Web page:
Straight up, some are wondering whether this could increase the chances of incoming owner ADM to sell off GrainCorp's majority stake in Allied Mills, which fellow industry player Cargill holds pre-emptive rights over.
Meanwhile, it's fair to say that some of the attention that GrainCorp got simply for being the most obvious listed Australian agribusiness player next to go in the global consolidation drive will be transferred to, well, the next most obvious.
They're shaping up as Nufarm and Ridley Corporation. The former lost an important deal with Monsanto; the latter offloaded its salt business Cheetham to Hong Kong's CK Life Securities for $150 million in late November.
Neither of these two is in GrainCorp's league, with its strategic export facilities on the east coast ideally positioned to export to China.
But this is a deals column. What else are we supposed to talk about?
Aquila Resources, Sumitomo Corp
Coal and iron ore miner Aquila Resources copped a big hit from the market yesterday when news sank in that Japanese giant Sumitomo Corp had pulled out of an exploration partnership.
A memorandum of understanding was inked between the two companies about 12 months ago in anticipation that Sumitomo would take a 20-50 per cent stake in some coal tenements in Queensland.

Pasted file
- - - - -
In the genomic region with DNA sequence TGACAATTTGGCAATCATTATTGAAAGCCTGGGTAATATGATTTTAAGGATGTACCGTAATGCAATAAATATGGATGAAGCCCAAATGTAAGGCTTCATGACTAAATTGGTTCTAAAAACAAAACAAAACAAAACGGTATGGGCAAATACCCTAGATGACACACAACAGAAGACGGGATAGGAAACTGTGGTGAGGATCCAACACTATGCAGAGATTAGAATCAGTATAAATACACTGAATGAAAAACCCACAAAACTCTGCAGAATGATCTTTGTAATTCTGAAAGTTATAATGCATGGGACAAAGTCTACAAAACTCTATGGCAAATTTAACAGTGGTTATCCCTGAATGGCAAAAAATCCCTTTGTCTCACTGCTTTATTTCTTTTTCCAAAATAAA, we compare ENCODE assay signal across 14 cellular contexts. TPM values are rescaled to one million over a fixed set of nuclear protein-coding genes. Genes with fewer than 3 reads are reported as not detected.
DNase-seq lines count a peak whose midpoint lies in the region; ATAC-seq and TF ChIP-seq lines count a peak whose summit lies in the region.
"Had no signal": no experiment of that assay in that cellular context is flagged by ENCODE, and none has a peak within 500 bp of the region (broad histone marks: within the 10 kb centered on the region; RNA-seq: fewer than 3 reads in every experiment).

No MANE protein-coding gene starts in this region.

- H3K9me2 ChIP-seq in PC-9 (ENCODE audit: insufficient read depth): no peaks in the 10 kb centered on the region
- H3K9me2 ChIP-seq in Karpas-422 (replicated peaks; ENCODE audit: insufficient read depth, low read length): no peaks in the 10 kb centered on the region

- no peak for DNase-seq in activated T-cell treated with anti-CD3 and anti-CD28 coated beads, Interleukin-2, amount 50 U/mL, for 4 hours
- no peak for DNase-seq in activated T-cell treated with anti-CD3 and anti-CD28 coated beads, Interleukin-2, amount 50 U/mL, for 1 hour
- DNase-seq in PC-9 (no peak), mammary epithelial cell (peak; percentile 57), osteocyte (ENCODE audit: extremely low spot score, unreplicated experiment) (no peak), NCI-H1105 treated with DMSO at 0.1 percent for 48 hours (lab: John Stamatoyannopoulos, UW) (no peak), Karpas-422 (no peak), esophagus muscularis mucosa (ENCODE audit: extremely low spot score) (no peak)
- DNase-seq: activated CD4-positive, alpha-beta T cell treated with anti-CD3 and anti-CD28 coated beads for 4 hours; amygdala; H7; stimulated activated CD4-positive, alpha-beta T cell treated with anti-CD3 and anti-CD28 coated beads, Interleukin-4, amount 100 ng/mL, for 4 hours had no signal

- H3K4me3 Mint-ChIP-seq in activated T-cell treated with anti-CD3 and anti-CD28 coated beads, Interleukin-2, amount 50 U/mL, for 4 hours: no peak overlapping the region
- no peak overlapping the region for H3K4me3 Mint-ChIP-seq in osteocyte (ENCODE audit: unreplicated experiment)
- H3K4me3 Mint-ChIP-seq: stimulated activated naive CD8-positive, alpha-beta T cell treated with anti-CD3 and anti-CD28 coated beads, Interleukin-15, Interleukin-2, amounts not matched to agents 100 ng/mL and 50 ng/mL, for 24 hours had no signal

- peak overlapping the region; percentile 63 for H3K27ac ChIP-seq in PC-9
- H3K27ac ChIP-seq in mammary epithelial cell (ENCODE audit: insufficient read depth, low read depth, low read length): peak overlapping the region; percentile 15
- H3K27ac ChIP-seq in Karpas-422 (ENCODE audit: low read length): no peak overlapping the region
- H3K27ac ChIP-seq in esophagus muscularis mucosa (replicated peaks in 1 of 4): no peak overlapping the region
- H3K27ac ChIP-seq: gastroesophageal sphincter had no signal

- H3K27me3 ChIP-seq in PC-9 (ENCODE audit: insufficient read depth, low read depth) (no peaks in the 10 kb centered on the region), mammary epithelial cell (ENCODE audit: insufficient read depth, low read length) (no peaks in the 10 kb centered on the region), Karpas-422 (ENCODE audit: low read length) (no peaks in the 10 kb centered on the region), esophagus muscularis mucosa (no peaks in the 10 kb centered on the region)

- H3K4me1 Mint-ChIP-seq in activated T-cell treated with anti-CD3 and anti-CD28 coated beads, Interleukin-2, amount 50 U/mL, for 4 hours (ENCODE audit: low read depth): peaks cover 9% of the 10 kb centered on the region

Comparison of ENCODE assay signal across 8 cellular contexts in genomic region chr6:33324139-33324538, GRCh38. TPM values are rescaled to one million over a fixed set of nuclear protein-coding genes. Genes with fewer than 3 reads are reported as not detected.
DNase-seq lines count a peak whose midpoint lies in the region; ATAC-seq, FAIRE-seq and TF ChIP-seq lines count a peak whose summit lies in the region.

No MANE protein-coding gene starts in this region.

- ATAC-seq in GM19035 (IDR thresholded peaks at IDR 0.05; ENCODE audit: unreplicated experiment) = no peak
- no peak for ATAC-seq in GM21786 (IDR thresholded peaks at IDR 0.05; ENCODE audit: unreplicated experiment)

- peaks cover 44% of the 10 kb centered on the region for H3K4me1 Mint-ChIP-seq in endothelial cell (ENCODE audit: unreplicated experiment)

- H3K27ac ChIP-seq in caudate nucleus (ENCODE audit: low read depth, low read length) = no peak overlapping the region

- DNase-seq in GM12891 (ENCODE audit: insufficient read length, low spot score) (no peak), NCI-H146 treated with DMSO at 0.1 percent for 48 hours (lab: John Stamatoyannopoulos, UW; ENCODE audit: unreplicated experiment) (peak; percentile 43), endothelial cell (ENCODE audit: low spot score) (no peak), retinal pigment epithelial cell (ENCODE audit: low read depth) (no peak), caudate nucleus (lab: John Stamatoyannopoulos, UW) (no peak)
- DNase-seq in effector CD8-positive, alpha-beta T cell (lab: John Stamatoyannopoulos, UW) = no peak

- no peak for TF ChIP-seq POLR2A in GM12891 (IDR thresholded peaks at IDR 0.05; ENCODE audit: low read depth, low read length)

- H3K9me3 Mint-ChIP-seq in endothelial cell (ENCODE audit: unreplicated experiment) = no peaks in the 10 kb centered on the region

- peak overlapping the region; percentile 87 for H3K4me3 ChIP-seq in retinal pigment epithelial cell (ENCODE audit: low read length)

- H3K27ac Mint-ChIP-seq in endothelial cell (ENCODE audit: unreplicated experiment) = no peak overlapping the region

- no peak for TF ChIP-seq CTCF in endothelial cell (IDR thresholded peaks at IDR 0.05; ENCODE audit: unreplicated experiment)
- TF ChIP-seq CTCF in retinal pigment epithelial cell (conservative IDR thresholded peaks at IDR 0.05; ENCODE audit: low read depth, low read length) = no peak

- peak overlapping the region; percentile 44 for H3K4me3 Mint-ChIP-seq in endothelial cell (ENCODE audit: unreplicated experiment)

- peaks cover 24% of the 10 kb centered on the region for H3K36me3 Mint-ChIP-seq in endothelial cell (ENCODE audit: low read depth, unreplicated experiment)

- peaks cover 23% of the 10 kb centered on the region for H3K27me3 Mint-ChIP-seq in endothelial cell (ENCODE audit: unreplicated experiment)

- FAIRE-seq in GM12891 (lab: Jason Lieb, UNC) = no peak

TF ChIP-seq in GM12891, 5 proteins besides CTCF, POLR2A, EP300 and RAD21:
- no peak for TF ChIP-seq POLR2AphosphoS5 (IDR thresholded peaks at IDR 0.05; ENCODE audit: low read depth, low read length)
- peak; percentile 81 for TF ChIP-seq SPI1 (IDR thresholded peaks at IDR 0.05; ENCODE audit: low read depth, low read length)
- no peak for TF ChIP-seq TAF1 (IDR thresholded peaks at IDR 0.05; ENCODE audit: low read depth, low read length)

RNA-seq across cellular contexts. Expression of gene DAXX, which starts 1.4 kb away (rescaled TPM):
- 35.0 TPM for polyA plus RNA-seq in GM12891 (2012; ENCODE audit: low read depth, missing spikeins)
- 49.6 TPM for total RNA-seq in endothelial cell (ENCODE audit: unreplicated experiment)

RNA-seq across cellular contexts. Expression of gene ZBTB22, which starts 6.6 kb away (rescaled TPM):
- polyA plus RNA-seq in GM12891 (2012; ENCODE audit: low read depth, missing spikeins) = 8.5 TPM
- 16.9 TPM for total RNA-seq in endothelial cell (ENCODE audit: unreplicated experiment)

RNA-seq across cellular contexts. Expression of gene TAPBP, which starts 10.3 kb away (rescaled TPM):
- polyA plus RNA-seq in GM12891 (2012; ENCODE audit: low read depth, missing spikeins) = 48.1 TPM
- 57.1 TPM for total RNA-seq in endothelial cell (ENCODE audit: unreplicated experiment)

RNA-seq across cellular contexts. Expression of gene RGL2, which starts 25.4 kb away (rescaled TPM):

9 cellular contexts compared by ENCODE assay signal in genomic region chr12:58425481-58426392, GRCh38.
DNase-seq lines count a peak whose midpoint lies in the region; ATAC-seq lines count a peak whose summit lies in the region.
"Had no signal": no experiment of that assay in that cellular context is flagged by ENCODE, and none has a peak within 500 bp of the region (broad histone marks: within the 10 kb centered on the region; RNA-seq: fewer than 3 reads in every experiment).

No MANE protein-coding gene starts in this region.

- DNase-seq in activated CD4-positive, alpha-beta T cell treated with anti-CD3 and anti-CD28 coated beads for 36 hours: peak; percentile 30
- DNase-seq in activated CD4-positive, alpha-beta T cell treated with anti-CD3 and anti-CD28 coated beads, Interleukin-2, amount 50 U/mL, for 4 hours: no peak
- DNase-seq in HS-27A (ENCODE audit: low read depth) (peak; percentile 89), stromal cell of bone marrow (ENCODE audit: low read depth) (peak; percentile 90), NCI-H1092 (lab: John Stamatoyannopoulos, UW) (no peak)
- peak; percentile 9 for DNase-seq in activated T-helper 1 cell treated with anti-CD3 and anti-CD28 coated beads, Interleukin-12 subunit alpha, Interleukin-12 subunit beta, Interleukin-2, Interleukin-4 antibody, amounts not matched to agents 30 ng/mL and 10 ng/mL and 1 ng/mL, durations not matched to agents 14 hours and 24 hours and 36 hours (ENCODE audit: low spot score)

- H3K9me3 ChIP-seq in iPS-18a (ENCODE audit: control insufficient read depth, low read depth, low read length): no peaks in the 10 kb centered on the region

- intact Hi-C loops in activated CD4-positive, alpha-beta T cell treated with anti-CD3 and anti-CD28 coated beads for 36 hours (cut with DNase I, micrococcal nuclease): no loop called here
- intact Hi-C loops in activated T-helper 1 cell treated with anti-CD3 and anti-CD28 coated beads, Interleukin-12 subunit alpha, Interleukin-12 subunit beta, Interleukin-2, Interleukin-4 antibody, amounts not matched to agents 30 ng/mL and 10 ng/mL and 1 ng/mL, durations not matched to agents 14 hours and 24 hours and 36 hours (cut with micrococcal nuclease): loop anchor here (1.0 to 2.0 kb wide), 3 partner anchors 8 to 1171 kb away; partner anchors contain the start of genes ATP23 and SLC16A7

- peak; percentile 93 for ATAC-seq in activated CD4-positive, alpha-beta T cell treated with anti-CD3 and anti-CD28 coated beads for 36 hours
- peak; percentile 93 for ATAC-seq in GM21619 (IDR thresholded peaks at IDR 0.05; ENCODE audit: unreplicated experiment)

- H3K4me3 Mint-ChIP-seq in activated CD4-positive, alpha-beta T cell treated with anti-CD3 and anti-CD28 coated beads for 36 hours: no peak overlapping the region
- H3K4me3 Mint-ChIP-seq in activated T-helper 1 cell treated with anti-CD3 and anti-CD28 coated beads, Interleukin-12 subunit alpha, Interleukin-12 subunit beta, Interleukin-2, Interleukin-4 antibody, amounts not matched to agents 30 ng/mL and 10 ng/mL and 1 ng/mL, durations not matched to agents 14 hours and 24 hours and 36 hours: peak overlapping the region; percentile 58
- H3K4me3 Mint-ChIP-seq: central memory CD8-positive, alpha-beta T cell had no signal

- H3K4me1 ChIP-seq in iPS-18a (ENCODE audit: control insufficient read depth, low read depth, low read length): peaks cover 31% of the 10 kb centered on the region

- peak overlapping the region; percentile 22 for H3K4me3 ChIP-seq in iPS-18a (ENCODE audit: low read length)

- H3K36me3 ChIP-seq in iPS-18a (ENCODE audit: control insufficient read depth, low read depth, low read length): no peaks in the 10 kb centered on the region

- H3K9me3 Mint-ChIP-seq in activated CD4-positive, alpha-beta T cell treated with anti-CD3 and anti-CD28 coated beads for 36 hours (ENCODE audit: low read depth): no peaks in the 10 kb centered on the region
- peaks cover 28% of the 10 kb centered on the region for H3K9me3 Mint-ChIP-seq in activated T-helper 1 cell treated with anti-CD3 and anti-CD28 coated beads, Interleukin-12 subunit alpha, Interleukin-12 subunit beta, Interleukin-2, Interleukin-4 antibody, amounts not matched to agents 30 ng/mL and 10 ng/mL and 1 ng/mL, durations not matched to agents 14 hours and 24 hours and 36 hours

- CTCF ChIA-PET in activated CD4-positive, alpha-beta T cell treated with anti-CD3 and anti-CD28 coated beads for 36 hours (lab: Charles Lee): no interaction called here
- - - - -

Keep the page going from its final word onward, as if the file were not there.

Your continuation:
"Following two independent valuations, averaging $108.8 million on a 100 per cent basis, Sumitomo has elected not to acquire an interest in the tenements," Aquila said in a statement.
That sent the stock down 11 per cent. The reason was the Sumitomo deal was part of Aquila's asset sales program to help finance its $7.4 billion West Pilbara iron ore project.
It just shows the difference between the mammoth miners and everyone else. The big players offload assets so they can keep shareholders happy and proceed with their headliner projects. The smaller ones attempt to offload assets in order to keep their big asset plans alive.
When the story stalls, they get punished hard. When BHP Billiton and Rio Tinto fail to sell an asset, they cop grief for it, but not an 11 per cent equity plunge in one day.
Iron ore kingpin Andrew Forrest's Poseidon Nickel is reportedly set to announce a mandate to Credit Suisse to book almost $200 million from the US debt markets.
According to The Australian, Poseidon will also reveal details of a "definitive feasibility study" on its Windarra nickel project. Forrest owns a 32 per cent stake in Poseidon.
Meanwhile, Industry Funds Management has taken over the running of Hastings Private Equity Fund II from Hastings Funds Management. The fund is a co-owner in clothing retailer Bras N Things.
In capital raising news, oil and gas explorer Drillsearch Energy is tapping the US bond markets for $US125 million to pay down debt.
And finally, Australian online retail observers are wondering if an industry-wide consolidation push is in the works, with Grays Australia picking up online department store oo.com.au.